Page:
IT was through cryptocurrency that Jose Gabriel A. Arboleda achieved his goal upon turning 30: earning his first million.
Arboleda told the BusinessMirror it was fulfilling and worth the effort. Nevertheless, the full-time coach of Brazilian Jiu Jitsu at the academy of Singapore-based The Gentle Art Pte. Ltd. believes he still has a lot to learn in the investing horizon.
It was six years ago when Arboleda began working for his goal: by buying a $300 smartphone as investment tool. He used a portion of his monthly salary to buy cryptos; treating this as a savings habit.
“It was all through curiosity and seeing the potential of the market. I learned it through a podcast about how the banking system works and how it can be improved,” Arboleda narrated to the BusinessMirror. “I remember multiple times when bank ATMs [automated teller machines] would not function for hours because of various reasons.”
Aside from having an open mind, he said investing in cryptocurrency requires a lot of hard work and long hours of research to arrive at the right investment decision.
JUST like in any investing platform, you have to reckon with the volatility of the market. It’s not always upwards, according to Arboleda.
“One should have a strong gut to take the punches of the market. Being open minded also means we should take any criticisms and translate it to be better,” he added.
Recalling his early days in cryptocurrency investing, Arboleda said Bitcoin was not enjoying a huge popularity compared to its luster today. He said people considered it as a scam and even utilized it for illegal trading. This did not deter him and Arboleda instead focused on how cryptocurrency can be an effective cushion against inflation and a safety haven against a rising dollar.
Arboleda said his efforts bore fruit in 2020 during the start of lockdowns to contain the spread of Covid-19. The turning point was when digitalization accelerated in retail shopping, health, banking and other sectors, he explained.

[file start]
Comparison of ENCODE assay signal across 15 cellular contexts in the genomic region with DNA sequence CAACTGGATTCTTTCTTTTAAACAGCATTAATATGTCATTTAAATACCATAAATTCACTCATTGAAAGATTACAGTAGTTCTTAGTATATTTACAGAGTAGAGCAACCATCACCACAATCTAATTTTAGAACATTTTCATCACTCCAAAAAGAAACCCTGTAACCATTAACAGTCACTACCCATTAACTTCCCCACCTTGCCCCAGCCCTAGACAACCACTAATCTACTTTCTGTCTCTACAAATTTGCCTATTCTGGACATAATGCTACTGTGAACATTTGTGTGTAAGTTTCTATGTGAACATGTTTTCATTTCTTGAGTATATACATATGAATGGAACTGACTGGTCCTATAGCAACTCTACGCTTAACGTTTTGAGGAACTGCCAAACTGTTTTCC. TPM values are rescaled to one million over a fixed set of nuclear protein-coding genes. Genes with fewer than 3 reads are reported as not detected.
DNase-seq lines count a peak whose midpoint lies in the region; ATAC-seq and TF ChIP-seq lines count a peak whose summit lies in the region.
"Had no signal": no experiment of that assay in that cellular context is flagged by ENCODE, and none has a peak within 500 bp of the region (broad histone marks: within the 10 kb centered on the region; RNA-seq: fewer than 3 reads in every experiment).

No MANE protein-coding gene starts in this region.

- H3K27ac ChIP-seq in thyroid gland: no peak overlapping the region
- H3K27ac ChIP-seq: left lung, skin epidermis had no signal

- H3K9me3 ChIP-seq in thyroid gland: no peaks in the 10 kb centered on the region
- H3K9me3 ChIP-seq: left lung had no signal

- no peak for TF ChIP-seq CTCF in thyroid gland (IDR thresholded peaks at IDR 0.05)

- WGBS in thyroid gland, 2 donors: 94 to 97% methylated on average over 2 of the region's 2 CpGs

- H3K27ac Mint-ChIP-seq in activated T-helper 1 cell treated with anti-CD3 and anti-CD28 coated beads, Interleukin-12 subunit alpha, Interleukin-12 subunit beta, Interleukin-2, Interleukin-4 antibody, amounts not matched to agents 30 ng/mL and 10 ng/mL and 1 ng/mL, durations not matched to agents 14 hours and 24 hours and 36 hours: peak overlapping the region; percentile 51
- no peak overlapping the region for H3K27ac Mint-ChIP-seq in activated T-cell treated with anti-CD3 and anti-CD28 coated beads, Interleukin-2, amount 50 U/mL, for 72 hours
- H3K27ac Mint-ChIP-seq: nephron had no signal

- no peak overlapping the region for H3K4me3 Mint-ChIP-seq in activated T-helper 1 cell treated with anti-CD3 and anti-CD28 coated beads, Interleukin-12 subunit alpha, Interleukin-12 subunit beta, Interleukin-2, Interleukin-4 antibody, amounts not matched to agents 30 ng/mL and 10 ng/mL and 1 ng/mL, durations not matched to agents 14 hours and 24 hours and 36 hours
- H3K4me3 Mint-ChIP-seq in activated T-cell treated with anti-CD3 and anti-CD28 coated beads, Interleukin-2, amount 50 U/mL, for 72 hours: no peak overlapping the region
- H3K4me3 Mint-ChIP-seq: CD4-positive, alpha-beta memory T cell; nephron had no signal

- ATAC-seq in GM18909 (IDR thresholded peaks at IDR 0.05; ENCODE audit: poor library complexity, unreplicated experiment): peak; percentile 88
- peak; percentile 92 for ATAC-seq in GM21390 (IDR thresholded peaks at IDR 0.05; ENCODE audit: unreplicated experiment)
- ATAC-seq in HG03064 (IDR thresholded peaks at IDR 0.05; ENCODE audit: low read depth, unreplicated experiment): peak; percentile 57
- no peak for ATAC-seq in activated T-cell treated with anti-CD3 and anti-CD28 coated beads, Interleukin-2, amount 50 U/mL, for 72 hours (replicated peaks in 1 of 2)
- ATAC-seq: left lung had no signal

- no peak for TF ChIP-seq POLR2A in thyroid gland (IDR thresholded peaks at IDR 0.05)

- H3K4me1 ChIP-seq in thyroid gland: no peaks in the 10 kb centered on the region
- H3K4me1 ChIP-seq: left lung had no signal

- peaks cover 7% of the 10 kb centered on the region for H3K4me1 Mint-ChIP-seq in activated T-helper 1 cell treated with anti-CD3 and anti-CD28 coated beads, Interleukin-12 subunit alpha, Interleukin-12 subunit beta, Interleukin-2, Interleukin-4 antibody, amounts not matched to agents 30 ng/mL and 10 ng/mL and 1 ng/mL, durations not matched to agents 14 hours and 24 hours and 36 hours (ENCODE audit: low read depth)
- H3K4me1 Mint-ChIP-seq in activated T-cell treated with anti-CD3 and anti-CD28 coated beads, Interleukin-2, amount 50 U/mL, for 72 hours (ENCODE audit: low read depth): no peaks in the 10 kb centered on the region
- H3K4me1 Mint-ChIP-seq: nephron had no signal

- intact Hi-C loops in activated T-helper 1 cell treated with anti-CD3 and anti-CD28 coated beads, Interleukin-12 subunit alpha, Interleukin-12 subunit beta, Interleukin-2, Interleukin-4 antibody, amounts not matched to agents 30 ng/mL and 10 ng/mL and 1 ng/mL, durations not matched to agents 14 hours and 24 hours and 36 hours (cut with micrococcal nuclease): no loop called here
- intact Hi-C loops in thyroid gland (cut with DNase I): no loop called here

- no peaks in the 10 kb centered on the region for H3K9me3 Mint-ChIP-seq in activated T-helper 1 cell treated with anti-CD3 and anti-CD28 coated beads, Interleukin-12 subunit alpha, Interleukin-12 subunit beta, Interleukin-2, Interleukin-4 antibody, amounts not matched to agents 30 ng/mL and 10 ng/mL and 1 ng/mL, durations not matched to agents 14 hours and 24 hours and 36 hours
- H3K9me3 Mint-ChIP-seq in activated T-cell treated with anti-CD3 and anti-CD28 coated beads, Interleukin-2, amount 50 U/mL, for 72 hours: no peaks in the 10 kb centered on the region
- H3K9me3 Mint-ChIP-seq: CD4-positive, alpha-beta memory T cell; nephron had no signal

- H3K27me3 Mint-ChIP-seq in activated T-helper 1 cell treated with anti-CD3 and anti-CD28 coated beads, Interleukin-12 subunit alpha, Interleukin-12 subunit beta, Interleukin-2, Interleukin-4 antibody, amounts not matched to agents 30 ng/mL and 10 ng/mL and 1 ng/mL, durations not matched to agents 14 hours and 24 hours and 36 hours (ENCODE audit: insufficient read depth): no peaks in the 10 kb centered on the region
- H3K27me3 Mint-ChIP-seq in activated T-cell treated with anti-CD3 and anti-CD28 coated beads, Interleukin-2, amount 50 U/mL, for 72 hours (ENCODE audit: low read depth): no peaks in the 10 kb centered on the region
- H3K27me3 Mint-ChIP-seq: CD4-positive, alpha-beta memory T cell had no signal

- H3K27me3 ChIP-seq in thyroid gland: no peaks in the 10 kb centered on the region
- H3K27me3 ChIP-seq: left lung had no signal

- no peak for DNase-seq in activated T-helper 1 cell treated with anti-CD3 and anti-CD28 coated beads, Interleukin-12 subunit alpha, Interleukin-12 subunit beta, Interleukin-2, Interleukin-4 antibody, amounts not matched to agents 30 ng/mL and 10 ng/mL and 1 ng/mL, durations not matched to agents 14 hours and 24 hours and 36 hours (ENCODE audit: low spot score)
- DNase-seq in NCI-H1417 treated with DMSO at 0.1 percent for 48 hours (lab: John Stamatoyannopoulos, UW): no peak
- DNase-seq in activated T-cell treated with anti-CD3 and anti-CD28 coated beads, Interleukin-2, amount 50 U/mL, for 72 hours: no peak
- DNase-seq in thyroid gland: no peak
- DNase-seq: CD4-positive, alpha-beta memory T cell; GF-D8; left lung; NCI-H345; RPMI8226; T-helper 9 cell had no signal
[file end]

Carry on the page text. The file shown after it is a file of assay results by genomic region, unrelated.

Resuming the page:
“That is when cryptocurrencies started to enter the mainstream and major banks and big companies started acquiring and the price of crypto also went up,” Arboleda told the BusinessMirror.
HE compares investment shocks to the pain and injuries acquired in martial arts.
Just like in sports, discipline also plays a huge role in investments as you have to get the right actions and information to be able to execute with high efficiency, according to Arboleda.
“Cryptocurrency is very volatile and markets do go up and down on a fast moving scale. It could look scary to some but if you have your goals and vision set, those price actions shouldn’t bother you,” he told the BusinessMirror.
Equally important is that investing in cryptocurrency is not a flash in the pan, according to him citing it took him a decade to get familiarized with cryptos.
“Just put a small amount from your monthly salary and treat it as savings so you don’t have to look at those confusing red and green charts that you see on business-TV channels,” Arboleda told the BusinessMirror. “Another advice I learned is only invest the amount of money that you could afford to lose. Do not sell your house or car just to invest.”
This Filipino cryptocurrency investor also has these final words: “Zoom out, think long term and you will see the bigger picture.”